From time to time it's crossed my mind how a similar sonotube sub might sound in sealed configuration with a driver at each end. But I'm so satisfied with the performance of Hsu's ported design that I always end up thinking, why bother? Even though I rarely have to move it I still appreciate the fact that a relatively small 30 pound cylinder can produce so much deep bass. While there are bigger, more powerful options available today the old TN-1220HO already rattles my wife's china cabinet to the point that I'd be pushing my luck to go any further. I'm so fortunate that I was able to find the perfect subwoofer for me and still be satisfied with its performance after 20 years.

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post #16 of 34 Old 02-09-2018, 10:11 AM - Thread Starter
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Here is a schematic showing the overall idea. I am discussing 18 in drivers, but they could be 15 depending on what works and quality. I suspect that the desired quality might be available in a 15.

Having problems figuring out posting a pic. Image is at https://imgur.com/8wqb7Bl

A Rhythmik DS1510 15" driver has a 300 liter Vas, or 10.59 cubic feet. As I understand it, 6 of those in most configurations would require 63 cubic feet of space. That would require a 44 inch diameter tube that was six feet tall. In my face, that would be doable, but I am not sure that it would be the best demonstration of concept.

A 12 inch Rhythmik DS1204 has a 110 liter Vas or 3.88 cubic feet, or 23.28 total. That could be achieved with a 28 inch diameter tube 6 feet high.

But them I think I am missing something here because Rhythmik has a 12 inch driver designed for 1.5 cubic feet in a sealed box that has a 3.53 cubic foot Vas. And just when I thought I was starting to understand this. I used Rhythmik because I happen to like their subwoofers.

In any event, the idea is a vertical round column subwoofer with 6 drivers to see how much output could be obtained from a smaller but taller footprint. Thanks all, I appreciate the insights, and i apologize for everything I am getting wrong. I am reading everything I can get my hands on, but I am not yet good at distinguishing accurate information from bad.




http://www.rythmikaudio.com/GR_drivers.html

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post #17 of 34 Old 02-09-2018, 10:33 AM
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The Vas parameter does not equal the enclosure size.

Your design in the picture wastes the output of 4 of your subs.
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post #18 of 34 Old 02-09-2018, 10:50 AM
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Look up a LAT subwoofer.


In your sonotube idea, going isobaric or multi isobaric is a waste of drivers. Especially where you are mentioning the size of the cylinders. Run dual opposed (sub at each end) sealed or ported. Will help.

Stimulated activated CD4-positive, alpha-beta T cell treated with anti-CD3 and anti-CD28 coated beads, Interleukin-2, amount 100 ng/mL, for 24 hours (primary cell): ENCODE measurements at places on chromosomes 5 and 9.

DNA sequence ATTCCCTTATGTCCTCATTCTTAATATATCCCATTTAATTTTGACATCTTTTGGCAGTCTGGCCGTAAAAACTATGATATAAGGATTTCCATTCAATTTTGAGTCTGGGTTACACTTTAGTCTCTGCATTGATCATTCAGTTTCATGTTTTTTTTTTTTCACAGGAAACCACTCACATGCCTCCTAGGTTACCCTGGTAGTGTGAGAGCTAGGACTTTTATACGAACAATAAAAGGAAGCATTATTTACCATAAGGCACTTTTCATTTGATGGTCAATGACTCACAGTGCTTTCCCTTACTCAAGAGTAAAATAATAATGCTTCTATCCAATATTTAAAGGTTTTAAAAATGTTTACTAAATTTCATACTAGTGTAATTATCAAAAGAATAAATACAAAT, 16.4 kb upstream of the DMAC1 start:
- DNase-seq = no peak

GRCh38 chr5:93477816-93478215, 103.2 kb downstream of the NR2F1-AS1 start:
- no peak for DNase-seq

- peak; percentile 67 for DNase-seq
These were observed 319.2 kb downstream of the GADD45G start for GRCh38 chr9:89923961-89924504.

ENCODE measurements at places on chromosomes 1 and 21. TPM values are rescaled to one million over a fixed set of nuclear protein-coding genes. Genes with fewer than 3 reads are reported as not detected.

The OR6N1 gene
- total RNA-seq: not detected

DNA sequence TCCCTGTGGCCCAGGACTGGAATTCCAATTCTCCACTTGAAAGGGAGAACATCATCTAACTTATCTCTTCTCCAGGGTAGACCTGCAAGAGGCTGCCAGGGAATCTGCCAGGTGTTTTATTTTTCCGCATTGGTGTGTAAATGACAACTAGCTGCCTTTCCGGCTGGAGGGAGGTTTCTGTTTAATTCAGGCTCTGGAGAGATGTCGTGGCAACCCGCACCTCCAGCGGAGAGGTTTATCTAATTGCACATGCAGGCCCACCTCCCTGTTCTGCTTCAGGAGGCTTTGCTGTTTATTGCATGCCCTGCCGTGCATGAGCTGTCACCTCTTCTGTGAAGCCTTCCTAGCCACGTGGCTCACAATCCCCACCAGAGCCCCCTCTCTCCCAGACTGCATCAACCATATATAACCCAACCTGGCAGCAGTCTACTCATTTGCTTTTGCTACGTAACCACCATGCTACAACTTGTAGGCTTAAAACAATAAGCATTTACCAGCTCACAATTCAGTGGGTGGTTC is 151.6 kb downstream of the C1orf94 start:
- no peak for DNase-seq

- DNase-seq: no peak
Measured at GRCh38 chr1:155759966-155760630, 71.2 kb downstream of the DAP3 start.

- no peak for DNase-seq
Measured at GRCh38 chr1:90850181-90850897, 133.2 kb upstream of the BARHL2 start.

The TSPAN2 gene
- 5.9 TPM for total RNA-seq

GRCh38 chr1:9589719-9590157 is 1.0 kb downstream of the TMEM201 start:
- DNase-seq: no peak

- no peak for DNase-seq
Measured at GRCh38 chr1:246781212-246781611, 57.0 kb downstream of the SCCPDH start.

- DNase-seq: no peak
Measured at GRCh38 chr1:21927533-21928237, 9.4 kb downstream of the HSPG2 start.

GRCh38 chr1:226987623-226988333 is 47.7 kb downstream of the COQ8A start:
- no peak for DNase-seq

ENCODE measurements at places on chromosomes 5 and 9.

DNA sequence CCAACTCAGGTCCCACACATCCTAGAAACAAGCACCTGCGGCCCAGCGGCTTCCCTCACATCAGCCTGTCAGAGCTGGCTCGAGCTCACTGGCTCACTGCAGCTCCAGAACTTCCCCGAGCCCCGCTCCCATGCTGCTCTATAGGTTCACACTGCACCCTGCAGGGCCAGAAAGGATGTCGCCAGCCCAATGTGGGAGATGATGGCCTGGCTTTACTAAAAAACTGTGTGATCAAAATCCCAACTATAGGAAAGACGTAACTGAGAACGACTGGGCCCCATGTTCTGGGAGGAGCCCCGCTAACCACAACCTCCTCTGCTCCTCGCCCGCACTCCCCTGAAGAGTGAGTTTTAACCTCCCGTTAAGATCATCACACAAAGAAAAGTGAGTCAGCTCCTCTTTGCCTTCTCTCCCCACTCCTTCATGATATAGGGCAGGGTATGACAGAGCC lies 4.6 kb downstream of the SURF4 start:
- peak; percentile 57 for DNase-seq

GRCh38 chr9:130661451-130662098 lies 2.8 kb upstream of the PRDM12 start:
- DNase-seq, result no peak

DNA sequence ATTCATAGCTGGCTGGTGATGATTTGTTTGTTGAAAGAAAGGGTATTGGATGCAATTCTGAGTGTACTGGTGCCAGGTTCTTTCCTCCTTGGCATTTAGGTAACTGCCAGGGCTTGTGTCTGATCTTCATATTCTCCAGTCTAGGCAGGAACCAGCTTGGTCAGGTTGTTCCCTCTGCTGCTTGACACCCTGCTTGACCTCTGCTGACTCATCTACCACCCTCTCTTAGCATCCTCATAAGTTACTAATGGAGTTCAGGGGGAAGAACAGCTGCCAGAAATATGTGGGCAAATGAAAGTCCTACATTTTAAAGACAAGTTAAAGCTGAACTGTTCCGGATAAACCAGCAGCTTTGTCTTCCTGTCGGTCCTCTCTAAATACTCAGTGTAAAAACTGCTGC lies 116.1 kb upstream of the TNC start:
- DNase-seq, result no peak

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post #19 of 34 Old 02-09-2018, 10:54 AM
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Hey Van,

Spend some time with WinISD modelling actual woofers and enclosure volumes, both ported and sealed. Vary driver size, enclosure volume port diameter and port length to see how each parameter influences subwoofer performance. You will come away with a much better understanding of the factors that influence subwoofer performance and will end up with a much better design.

For subwoofers, room placement plays a huge role in frequency response. As a general rule, more subwoofers distributed around your room will be better than a single massive subwoofer. After you have four subwoofers, adding subwoofers will produce diminishing returns on both output and linear frequency response. There are still benefits to more, it's just that the marginal improvement diminishes.

Mike
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post #20 of 34 Old 02-09-2018, 11:29 AM - Thread Starter
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The Vas parameter does not equal the enclosure size.

Your design in the picture wastes the output of 4 of your subs.
Thanks, then I completely misunderstood Vas. As I read the definition, it seemed like the point of balance between the sub and the environment. I guess I assume that meant it was the ideal. I will go read more.

I am not surprised about your statement that I would be wasting 4 drivers, and that is a big part of my question. Would stacking drivers increase their efficiency or output, perhaps by sequencing their timing? This may be a stupid question, but I am asking it earnestly. I see pictures of stacked drivers in Isobaric setups. I have read posts from here that are years old asking the same question about running dual opposed subs "in phase" but they seem to have generated more arguments than answers.

The uninformed person in me thinks that 3 drivers stacked should combine their effects if timed.
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post #21 of 34 Old 02-09-2018, 11:33 AM - Thread Starter